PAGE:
The Irish Sea is a semi-enclosed shelf sea on the European continental shelf, which connects through the North Channel to the Malin Sea and through St George’s Channel to the Celtic Seas. It supports regionally important fisheries for Norway lobster, scallops and whiting and, historically, supported a major Atlantic cod fishery. Many of these fisheries are centred on the western Irish Sea Gyre, a seasonal oceanographic feature that causes the formation of a thermocline and restricts hydrographic circulation. The gyre overlies a large area of fine sediments (the Irish Sea mud patch) which plays an important role in terms of seabed carbon sequestration and storage. However, the structure and functioning of the gyre is likely to change under future climate change and marine spatial use scenarios. Under a warming climate, the gyre may increase both in terms of area and duration with potential to restrict the availability of oxygen close to the seabed. In addition, large scale expansion of offshore renewable energy generation in the Irish Sea may have implications both in terms of gyre circulation and flux of organic matter to the seabed within this oceanographic feature.
Benthic communities, both faunal and microbial, fuel shelf sea primary productivity via rapid recycling of nutrients, are integral parts of food webs and include species targeted by important fisheries. Their structure and functioning also mediates the accumulation or loss of Blue Carbon and in turn are influenced by factors such as grain size distribution and temperature. For example, studies conducted on windfarms in the Belgian North Sea have identified the encrusting organisms on windfarms structures as drivers of a changes in the seabed, enhancing organic carbon deposition (in the form of faecal pellets), altering sediment and geochemistry (refs).
Changes in oxygen availability, bottom water temperature and the supply of organic matter in the Irish Sea, therefore, have the potential to alter ecosystem functioning in the Irish Sea mudpatch, with implications for both carbon sequestration and fisheries management.
Within the scope of this project the PhD candidate will investigate how changes in temperature, oxygen availability and enhanced supply of organic matter will influence the early diagenesis and preservation of organic matter within the Irish Sea mud patch, and as such the potential for both climate change and human activities to potentially alter the region’s potential for carbon sequestration. The researcher will work with a multi-disciplinary team of scientists including biogeochemists, microbial and benthic ecologists, physical and chemical oceanographers, and participate in regular seagoing research cruises aboard the AFBI research vessel RV Corystes. They will use state of the art techniques including the deployment of benthic chamber landers to quantify spatial and temporal changes in sediment community oxygen consumption, carbon and nutrient fluxes across the mud patch, and stable-isotope pulse change experiments to investigate how changes in oxygen availability, temperature, and organic matter supply affect the pathways for carbon transfer through the sediment food-web and its potential for storage sediment organic matter pool. Faunal and microbial community structure will be assessed (e.g. MALDI-TOF mass spectrometry) and the link between changes in nutrient fluxes and community composition investigated further through sequencing, microscopy and biochemical assays for nutrient cycling pathways.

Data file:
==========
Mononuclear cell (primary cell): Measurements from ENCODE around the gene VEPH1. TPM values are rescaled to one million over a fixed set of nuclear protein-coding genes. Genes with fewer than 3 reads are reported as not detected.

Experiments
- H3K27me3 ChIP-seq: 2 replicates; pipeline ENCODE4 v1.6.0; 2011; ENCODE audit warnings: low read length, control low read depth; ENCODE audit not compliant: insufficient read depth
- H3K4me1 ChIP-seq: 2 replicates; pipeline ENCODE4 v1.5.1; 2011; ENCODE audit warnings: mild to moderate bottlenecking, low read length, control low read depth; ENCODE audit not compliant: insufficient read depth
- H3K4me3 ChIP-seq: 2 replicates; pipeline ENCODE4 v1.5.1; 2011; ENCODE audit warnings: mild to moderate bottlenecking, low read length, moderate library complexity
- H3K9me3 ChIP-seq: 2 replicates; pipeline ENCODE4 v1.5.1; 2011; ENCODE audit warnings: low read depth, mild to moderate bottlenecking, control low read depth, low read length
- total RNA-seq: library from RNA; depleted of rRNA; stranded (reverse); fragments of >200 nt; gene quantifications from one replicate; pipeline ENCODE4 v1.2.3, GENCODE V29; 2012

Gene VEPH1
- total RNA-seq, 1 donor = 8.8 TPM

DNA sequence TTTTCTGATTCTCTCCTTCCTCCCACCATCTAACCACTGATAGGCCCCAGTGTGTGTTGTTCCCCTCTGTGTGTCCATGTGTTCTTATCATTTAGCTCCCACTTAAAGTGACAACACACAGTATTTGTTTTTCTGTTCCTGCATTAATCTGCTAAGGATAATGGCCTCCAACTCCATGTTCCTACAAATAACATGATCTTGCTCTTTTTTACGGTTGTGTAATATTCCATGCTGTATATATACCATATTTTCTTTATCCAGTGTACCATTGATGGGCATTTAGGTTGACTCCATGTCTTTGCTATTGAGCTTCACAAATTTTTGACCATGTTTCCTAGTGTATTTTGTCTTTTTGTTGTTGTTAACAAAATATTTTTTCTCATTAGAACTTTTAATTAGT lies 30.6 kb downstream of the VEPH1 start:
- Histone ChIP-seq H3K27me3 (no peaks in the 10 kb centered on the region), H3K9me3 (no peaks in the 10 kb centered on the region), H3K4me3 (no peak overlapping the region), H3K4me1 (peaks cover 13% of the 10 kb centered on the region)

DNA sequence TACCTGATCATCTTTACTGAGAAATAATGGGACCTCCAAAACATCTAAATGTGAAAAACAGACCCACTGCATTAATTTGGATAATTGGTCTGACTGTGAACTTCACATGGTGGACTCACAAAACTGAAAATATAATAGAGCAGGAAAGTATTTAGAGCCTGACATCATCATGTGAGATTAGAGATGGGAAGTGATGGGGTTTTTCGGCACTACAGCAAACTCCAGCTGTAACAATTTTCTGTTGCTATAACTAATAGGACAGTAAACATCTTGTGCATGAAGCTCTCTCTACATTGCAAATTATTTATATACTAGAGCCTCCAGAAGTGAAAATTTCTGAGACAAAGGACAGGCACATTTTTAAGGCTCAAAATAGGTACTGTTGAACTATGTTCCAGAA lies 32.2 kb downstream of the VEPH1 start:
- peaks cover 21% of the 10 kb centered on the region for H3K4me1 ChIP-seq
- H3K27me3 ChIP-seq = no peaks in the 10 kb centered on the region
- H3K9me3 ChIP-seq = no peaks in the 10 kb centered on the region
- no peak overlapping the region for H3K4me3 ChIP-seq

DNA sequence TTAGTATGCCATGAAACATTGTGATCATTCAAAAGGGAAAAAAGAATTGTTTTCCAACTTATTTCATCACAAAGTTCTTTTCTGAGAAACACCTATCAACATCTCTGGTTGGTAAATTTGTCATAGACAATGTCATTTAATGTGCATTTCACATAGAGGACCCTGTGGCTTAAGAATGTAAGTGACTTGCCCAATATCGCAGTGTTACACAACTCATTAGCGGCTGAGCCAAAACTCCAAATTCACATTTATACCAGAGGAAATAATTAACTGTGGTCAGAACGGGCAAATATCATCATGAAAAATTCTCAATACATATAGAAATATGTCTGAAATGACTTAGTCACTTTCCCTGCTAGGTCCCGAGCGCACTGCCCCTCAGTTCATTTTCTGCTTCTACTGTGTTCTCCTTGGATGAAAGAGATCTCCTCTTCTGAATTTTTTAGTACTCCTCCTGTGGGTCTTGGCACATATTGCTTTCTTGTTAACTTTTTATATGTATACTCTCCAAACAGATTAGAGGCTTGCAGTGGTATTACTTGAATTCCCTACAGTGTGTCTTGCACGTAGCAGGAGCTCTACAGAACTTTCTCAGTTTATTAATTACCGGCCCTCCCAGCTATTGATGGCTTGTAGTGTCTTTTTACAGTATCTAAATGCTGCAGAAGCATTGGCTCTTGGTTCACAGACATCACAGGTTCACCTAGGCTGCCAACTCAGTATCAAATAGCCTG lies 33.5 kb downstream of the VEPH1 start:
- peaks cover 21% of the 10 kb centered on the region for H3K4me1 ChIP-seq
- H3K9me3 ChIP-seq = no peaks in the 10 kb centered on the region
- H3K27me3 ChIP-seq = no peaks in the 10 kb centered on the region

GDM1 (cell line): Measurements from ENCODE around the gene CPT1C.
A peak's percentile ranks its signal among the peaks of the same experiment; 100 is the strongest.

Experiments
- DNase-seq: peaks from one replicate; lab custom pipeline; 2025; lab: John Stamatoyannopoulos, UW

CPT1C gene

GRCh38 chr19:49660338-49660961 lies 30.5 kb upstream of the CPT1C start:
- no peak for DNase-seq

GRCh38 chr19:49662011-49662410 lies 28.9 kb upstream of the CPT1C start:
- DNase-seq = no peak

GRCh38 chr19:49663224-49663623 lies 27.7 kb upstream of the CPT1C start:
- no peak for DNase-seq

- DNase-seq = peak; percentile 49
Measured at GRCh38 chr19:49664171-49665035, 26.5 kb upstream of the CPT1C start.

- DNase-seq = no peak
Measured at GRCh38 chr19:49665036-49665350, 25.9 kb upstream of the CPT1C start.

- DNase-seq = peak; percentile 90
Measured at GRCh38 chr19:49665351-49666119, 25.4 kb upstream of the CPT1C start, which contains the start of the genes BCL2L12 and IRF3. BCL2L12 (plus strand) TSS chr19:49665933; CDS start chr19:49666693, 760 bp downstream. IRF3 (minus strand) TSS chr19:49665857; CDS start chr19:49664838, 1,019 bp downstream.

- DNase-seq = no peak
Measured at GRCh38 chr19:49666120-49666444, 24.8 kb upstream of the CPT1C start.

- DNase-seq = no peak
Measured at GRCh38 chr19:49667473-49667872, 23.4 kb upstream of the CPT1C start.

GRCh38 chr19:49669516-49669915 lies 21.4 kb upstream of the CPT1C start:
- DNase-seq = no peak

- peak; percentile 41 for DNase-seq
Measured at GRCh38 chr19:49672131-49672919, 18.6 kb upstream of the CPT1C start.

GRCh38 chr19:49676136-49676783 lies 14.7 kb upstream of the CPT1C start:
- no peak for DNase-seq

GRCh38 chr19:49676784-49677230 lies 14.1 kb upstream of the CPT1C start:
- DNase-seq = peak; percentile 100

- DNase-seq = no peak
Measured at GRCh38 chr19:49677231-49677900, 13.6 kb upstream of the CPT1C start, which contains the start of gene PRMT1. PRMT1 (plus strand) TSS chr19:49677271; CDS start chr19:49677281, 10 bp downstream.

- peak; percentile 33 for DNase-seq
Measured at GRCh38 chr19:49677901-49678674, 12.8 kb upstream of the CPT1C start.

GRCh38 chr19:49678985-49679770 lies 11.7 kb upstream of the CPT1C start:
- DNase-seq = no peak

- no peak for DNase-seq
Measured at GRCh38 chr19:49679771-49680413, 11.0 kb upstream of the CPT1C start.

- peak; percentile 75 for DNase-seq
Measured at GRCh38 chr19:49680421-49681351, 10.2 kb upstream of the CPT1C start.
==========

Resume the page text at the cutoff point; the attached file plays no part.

- BSc or MSc in a relevant discipline
- Ability and willingness to join 7-10 day long research cruises (incl. basic fitness to achieve requisite ENG 1 medical certificate)
Photo credit: Billy Hunter, AFBI
|Profile: Ursula Witte|
Institution: University of Aberdeen
Department/School: School of Biological Sciences
|Profile: Jason Chin|
Institution: Queen's University, Belfast
Department/School: School of Biological Sciences
Dr. William Ross Hunter, Senior Marine Chemist, AFBI
Black KE, Smeaton C, Turrell WR and Austin WEN (2022) Assessing the potential vulnerability of sedimentary carbon stores to bottom trawling disturbance within the UK EEZ. Front. Mar. Sci. 9:892892. doi: 10.3389/fmars.2022.892892
Bianchi TS, et al. (2021) What global biogeochemical consequences will marine animal–sediment interactions have during climate change? Science of the Anthropocene 9(1): 00180 doi: 10.1525/elementa.2020.00180
Rodil et al. (2021) Variable contributions of seafloor communities to ecosystem metabolism across a gradient of habitat-forming species. Mar Env Res 167, 105321. https://doi.org/10.1016/j.marenvres.2021.105321
A CASE Partnership project is delivered in collaboration with an industry partner. The CASE partner organisation contributes finance, expertise, facilities and an internship.